This is the time of year we frequently read in the press threats of a harsh winter ahead, the worst since 1962 and all the disruption that will bring to the area.
At Llandegfedd however it remains business as usual. The café is still serving delicious breakfasts, lunch and afternoon teas. In the gift shop Welsh gifts and Christmas decorations make a striking display alongside a traditional dressed tree.
The fishing boats are all off the water ready for the rangers to complete their winter refurbishment and recreational access to the water is now closed to protect the environment for our wintering wildfowl.
In the water sports centre wetsuits have been deep cleaned and hung up for the winter. The building however has not gone into hibernation and is now getting extensive use as a meeting and conference centre and has also been hired for yoga classes, exhibitions and floral demonstrations.
It is outside however where some of the most significant changes are taking place as our winter visitors fly in from their summer homes. Over the next few weeks we will welcome the return of large numbers of wildfowl escaping their colder habitats in Northern Europe, Scandinavia and Russia. Llandegfedd is one of the major sites for migratory birds in Wales and over 240 bird species have been recorded at the reservoir.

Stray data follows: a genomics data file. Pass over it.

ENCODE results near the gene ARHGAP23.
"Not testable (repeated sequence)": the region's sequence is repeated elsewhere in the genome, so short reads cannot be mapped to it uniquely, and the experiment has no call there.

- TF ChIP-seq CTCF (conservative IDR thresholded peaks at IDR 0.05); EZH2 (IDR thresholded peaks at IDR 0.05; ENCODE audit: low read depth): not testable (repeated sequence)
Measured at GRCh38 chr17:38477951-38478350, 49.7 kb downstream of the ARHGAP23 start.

During the winter months we also welcome a number of local bird watchers and enthusiasts to view the arrival of the birds.
This reservoir is the largest inland open water habitat in the county and since being first filled in 1963 has developed into one of the three regionally important overwintering wildfowl refuges in Wales, which is why much of our site is closed over the winter months. The site is particularly important for the overall numbers and variety of wintering wildfowl, with large numbers of wigeon, pochard and mallard choosing to winter at Llandegfedd. Other notable species include goosander, teal and goldeneye.
The area around the reservoir includes large grassland areas which are important for feeding and roosting wildfowl as well as woodland and scrub ground.
Llandegfedd is a 434 acre lake and a designated Site of Special Scientific Interest, due to the richness of overwintering wildfowl. At the North End are the important grasslands, managed as hay meadows to encourage the spread of wild flowers. The short grass left is grazed by sheep to keep it low for winter wildfowl. Otters are also present and we have a good population of harvest mice and possibly one or two dormice.
The lake is heavily stocked with rainbow trout which can often be seen leaping from the water and remains home to the British record pike, a whopping 46lb 13oz fish caught in 1991.
This year’s pike fishing season in September and October delivered a very healthy 32lb fish. Next September Llandegfedd will be hosting a fly fishing home international competition, quite an honour for the site having only re-opened for fishing this year after the building of the visitor and watersports centres.
So as the autumn landscape changes around the reservoir and the evenings draw in there is still lots to see while enjoying a meal or afternoon tea in the café.
We recommend a pair of binoculars to take full advantage and see how many different species you can spot on the water.